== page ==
Even in Playa Grande -- the last mass nesting beach in the Eastern Pacific for critically endangered leatherbacks -- menus largely feature seafood caught by longlines and trawling nets, fishing practices that have devastating impacts on sea turtles.
Facing opposition from lawmakers and pressure from environmental groups, government fishing authorities pulled a controversial shrimp trawling bill from the legislative agenda last week. If passed, the bill would have reinstated shrimp trawling in Costa Rican waters.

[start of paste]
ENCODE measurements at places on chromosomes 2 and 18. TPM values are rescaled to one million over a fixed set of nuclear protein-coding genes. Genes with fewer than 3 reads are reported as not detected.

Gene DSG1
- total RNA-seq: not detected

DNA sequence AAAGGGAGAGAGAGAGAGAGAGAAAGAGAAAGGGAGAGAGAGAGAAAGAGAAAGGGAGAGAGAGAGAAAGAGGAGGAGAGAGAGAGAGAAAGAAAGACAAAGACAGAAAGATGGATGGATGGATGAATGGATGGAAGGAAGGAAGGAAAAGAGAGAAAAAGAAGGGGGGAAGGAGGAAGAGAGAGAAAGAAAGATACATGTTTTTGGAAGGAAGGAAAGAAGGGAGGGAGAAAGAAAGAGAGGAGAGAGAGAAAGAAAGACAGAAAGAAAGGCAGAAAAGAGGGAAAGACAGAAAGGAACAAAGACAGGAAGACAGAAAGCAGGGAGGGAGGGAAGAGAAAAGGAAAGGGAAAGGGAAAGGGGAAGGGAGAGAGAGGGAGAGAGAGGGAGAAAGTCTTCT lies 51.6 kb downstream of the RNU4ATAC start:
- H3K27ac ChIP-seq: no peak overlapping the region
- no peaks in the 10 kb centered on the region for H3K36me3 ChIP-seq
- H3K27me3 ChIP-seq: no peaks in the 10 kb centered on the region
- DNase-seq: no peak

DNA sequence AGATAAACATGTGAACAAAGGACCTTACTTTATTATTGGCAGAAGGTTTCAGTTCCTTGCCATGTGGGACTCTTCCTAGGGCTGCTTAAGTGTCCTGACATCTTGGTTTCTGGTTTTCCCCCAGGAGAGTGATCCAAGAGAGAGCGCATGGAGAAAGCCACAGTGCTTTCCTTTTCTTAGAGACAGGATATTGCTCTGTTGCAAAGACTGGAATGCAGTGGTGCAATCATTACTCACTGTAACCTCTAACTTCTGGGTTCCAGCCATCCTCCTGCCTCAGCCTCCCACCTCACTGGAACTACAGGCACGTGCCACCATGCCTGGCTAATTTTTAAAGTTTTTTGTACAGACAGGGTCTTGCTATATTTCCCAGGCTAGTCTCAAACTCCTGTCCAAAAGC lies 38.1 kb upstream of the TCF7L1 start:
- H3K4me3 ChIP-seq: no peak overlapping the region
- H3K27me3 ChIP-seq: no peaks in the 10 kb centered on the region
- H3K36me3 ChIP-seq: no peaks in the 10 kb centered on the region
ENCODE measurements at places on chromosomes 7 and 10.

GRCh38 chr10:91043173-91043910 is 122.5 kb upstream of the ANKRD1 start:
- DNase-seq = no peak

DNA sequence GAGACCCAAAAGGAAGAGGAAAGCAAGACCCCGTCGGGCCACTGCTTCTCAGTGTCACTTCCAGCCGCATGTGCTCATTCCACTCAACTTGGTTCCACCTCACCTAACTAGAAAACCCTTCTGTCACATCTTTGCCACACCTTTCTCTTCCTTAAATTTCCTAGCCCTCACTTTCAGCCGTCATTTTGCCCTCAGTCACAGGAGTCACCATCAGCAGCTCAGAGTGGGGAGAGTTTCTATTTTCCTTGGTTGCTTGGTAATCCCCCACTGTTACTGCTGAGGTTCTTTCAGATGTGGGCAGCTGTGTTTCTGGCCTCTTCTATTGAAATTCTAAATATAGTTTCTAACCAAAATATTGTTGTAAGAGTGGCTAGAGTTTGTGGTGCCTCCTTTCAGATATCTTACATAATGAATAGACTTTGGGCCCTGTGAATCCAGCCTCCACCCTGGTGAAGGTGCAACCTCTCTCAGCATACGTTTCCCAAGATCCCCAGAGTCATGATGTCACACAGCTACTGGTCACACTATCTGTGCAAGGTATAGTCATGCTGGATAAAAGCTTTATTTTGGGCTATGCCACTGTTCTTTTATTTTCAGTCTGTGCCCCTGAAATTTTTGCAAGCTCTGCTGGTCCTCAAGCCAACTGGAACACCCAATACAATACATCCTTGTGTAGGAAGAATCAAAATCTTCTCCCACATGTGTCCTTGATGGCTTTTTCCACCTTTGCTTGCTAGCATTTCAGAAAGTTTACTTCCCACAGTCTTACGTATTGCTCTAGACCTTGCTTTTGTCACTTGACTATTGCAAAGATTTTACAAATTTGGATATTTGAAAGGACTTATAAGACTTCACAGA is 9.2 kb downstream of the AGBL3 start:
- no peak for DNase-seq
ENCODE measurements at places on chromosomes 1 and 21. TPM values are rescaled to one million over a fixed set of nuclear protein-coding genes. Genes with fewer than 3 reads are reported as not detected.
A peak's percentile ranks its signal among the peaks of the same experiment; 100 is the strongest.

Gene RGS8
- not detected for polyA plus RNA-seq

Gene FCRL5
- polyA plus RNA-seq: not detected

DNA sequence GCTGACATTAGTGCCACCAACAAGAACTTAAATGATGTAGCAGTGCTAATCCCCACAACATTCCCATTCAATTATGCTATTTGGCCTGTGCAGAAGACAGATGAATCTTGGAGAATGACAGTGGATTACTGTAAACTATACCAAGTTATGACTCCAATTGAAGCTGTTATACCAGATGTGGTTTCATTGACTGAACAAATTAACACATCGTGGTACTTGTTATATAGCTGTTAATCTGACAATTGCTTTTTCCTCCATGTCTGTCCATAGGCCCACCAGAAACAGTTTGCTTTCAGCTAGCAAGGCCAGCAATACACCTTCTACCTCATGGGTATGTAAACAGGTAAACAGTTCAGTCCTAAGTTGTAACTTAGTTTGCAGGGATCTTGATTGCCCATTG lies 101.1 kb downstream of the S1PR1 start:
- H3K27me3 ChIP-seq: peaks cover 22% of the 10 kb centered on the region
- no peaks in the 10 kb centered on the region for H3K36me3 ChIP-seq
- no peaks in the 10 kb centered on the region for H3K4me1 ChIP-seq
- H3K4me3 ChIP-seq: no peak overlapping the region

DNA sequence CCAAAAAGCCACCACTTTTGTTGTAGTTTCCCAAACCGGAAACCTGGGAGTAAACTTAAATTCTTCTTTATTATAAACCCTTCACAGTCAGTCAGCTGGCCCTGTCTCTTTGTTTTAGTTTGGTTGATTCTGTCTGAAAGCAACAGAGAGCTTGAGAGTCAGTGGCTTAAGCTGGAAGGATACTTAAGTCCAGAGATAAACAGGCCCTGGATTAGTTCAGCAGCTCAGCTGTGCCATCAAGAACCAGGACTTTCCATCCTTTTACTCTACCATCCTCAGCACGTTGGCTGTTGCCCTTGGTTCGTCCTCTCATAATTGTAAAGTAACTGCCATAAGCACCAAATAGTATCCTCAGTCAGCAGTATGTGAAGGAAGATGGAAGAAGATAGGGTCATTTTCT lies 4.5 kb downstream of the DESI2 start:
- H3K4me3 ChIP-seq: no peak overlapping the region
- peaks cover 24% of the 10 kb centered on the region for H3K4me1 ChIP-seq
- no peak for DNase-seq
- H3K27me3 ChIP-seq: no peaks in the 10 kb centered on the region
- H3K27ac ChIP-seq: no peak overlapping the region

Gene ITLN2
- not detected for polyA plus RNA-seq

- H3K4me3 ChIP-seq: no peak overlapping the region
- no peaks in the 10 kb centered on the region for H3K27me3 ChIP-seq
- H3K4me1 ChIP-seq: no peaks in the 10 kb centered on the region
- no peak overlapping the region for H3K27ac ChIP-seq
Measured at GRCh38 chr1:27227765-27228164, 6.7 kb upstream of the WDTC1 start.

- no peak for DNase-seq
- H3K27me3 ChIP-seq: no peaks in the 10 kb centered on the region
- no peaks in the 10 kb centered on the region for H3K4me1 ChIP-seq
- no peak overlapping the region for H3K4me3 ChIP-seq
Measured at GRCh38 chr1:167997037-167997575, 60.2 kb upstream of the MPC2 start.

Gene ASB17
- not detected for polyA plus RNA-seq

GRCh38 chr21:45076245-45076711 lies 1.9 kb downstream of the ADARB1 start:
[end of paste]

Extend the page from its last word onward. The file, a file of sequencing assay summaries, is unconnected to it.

The Bill for the Development and Sustainable Exploitation of Shrimp in Costa Rica, drafted and submitted by President Luis Guillermo Solís’ administration, would allow shrimp trawlers to reinstate banned licenses while the government conducts economic and environmental studies.
Costa Rica's Ombudsman's Office issued a statement Tuesday urging the government to prioritize marine resource management. According to research by the agency – which is responsible for petitioning the state on behalf of Costa Rican citizens – climate change, poor technology, inadequate marine management and a lack of political will have depleted the country's marine resources.